12:45 - 1:45 p.m.                                                 Luncheon Keynote Address
[Yale Divinity School – The Common Room - 409 Prospect Street]

                                                                        Ismail Raji al-Faruqi Memorial Lecture:
Keynote Speaker: Juan R. I. Cole
[Richard P. Mitchell Collegiate Professor of History
University of Michigan, Ann Arbor, MI]

                                                                                            Keynote Address:
“The Arab Spring and Democracy”
                                                                                                Abstract  /  Bio

1:45 – 2:00 p.m. Dhur Prayers

2:15 – 3:45 p.m.                      Panel 3                       (Yale Divinity School - Niebuhr Hall)
Moving Beyond the Arab Spring: Challenges to Democracy, Identity
Social Justice and Freedom in the Arab World
Chair: Muhammad Aziz, Yale University, New Haven, CT
Discussant: Joseph Cumming, Yale Divinity School, New Haven, CT

Mubarak Awad (American University, Washington, DC): “Challenges to Democracy and Justice in the Arab World”
Abstract  /  Bio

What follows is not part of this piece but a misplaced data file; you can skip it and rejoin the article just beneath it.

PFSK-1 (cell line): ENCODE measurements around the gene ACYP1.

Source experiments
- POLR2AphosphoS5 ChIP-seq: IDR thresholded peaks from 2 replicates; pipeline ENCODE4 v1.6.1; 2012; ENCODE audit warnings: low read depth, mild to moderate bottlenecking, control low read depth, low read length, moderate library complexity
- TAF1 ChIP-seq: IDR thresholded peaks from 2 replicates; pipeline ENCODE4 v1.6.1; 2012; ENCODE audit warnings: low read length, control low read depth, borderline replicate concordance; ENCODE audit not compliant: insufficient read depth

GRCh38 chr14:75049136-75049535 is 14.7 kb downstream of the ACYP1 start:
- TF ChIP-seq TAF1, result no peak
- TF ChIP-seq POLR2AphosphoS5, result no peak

Christian L. M. Watkins (Yale Divinity School, New Haven, CT): “Political Islam and the Egyptian Awakening: Re-Imagining Political Identity, Media Narratives and the Future of Democracy" Abstract  /  Bio

3:45 – 4:00 p.m.                      Break

4:00 – 5:30 p.m.                     Panel 4                       (Yale Divinity School - Niebuhr Hall)
Confrontation, Reconciliation and Empowerment
Chair: Mucahit Bilici, John Jay College of Criminal Justice, CUNY
Discussant: Frank Griffel, Yale University, New Haven, CT

Celene Ayat Lizzio (Brandeis University, Waltham, MA): “Gender and Personal Status Law in the MENA Region: Between Secular-Liberal and Islamist Visions”   Abstract  /  Bio

Sumaiya Hamdani (George Mason University, Fairfax, VA): “Conceptualizing the Rest: Political Islam and Historical Precedents for Minority/Majority Relations”  Abstract  /  Bio 
Shenila Khoja-Moolji (Columbia University, New York, NY): “Interrogating ‘Empowering’ Knowledges: Critical Reflections on Human Rights Education in Pakistan” Abstract  /  Bio

5:30 - 5:45 p.m.                       Concluding Remarks

5:45 – 6:00 p.m.                      Break & Asr Prayers